New bill would end Washington’s twice-yearly time changes once and for all

OLYMPIA, Wash. — The next chapter in Washington’s years-long push to end the state’s twice-yearly time changes will kick off in the 2024 legislative session.

On Monday, a pair of state senators -- Republican Mike Padden and Democrat Manka Dhingra -- filed a bill that would keep Washington in standard time year-round.

“The legislature finds that the state of Washington would benefit from the consistency and predictability of observing pacific standard time throughout the calendar year,” the bill reads. “Research has shown that changing to and from daylight saving time twice per year has negative impacts on public health, increases traffic accidents and crime, disrupts agriculture scheduling, and hinders economic growth.”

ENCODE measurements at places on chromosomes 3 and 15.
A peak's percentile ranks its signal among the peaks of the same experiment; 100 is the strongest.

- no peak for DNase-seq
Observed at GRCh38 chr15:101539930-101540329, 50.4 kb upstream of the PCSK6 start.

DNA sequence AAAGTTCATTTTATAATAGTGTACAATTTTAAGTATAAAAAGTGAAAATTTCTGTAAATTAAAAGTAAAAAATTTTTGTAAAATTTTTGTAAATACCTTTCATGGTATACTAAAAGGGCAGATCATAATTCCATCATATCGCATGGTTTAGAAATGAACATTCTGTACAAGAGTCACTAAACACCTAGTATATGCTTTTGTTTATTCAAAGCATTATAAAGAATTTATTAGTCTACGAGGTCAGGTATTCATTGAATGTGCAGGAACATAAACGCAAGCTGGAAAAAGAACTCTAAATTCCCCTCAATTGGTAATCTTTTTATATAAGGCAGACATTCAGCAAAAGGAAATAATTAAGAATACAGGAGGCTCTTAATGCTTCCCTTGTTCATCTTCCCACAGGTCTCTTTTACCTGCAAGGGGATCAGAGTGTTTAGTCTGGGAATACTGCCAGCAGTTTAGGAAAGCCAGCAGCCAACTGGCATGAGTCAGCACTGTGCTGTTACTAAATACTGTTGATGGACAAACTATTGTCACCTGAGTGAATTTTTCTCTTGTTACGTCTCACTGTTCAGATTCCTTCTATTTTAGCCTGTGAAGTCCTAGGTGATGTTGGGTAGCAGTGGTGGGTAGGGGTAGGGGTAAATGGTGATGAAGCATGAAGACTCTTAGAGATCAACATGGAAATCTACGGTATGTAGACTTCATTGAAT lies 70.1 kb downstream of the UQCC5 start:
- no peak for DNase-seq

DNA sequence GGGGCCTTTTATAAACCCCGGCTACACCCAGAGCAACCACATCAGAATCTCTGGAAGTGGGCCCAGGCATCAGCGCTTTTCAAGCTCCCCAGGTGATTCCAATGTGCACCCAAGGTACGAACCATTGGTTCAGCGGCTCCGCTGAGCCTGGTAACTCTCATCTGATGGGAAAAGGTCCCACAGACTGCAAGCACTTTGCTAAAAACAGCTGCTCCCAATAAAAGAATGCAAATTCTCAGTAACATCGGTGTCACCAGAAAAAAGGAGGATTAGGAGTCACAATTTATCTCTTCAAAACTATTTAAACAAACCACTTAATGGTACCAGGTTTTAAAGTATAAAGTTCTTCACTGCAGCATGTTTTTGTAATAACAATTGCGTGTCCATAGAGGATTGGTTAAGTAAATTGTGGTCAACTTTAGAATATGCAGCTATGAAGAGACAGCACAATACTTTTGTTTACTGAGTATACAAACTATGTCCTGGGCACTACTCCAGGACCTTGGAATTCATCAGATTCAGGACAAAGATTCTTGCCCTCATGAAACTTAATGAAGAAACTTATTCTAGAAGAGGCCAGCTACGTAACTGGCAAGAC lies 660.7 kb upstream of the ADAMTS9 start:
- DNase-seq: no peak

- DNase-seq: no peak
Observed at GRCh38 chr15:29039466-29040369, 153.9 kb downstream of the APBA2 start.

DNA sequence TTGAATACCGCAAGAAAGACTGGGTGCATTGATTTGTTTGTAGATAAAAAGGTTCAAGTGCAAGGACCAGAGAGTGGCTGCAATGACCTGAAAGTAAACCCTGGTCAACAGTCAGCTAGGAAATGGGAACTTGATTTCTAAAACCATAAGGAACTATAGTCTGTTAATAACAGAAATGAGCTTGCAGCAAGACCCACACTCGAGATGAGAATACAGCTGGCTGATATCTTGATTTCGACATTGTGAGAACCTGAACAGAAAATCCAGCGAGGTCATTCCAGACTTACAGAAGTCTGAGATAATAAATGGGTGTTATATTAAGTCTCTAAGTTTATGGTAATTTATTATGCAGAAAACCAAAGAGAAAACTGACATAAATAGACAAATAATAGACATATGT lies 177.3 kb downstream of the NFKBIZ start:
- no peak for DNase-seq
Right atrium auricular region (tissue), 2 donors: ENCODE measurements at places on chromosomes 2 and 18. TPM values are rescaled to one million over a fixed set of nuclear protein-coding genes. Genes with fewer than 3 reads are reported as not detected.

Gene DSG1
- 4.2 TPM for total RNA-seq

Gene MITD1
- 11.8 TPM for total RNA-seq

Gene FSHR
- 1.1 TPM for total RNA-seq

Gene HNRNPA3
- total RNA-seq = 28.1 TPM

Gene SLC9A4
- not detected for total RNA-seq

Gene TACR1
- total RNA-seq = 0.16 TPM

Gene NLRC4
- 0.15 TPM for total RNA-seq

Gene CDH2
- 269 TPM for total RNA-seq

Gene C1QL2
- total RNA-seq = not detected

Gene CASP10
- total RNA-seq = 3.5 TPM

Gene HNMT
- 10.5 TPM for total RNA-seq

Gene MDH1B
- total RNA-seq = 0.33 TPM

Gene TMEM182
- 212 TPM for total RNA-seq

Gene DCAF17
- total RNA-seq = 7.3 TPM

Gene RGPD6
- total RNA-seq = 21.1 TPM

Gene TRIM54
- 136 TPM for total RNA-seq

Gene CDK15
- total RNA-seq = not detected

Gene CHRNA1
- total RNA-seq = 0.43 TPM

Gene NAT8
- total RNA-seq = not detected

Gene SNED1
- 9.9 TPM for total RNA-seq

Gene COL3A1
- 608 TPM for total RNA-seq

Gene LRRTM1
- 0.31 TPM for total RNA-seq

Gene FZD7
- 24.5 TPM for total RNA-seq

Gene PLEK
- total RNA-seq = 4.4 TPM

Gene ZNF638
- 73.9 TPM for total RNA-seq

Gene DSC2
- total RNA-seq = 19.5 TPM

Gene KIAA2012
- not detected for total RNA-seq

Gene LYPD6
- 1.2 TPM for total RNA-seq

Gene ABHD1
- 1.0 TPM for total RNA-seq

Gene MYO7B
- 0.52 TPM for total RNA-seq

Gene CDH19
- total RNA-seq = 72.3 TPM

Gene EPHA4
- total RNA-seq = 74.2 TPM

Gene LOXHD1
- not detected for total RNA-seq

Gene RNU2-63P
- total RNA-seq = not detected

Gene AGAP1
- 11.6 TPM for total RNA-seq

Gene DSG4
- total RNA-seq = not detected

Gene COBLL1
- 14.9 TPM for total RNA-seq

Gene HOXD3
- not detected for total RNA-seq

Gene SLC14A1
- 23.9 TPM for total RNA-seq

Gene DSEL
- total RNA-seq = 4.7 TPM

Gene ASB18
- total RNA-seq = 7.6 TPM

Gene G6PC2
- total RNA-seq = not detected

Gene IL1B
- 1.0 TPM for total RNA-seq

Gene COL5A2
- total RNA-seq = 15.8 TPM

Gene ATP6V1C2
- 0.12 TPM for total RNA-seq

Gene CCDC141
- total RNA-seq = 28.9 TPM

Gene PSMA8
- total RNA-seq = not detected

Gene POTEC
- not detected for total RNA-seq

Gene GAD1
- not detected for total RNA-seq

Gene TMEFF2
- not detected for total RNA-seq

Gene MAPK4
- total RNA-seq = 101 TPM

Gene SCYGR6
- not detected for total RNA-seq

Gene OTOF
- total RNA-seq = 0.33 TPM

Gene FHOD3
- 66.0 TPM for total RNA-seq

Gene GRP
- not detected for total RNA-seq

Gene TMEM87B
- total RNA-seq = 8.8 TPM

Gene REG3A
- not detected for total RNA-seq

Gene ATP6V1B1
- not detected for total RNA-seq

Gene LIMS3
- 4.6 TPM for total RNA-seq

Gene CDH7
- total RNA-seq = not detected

It goes on to cite studies that have “connected a number of health consequences” to changing clocks. That includes a higher risk of heart attacks, more workplace injuries, and increased suicide rates in the days immediately following the switch.

If passed, Washington would fall back in November of 2024, and then after that, remain in standard time permanently.

The state first attempted to end its time changes when lawmakers passed a bill to stay in daylight saving time year-round in 2019. Washington has been stuck waiting on federal approval to enact that ever since. A shift to standard time would not require any such approval and could go into effect right away.

Just two U.S. states currently observe year-round standard time: Arizona and Hawaii.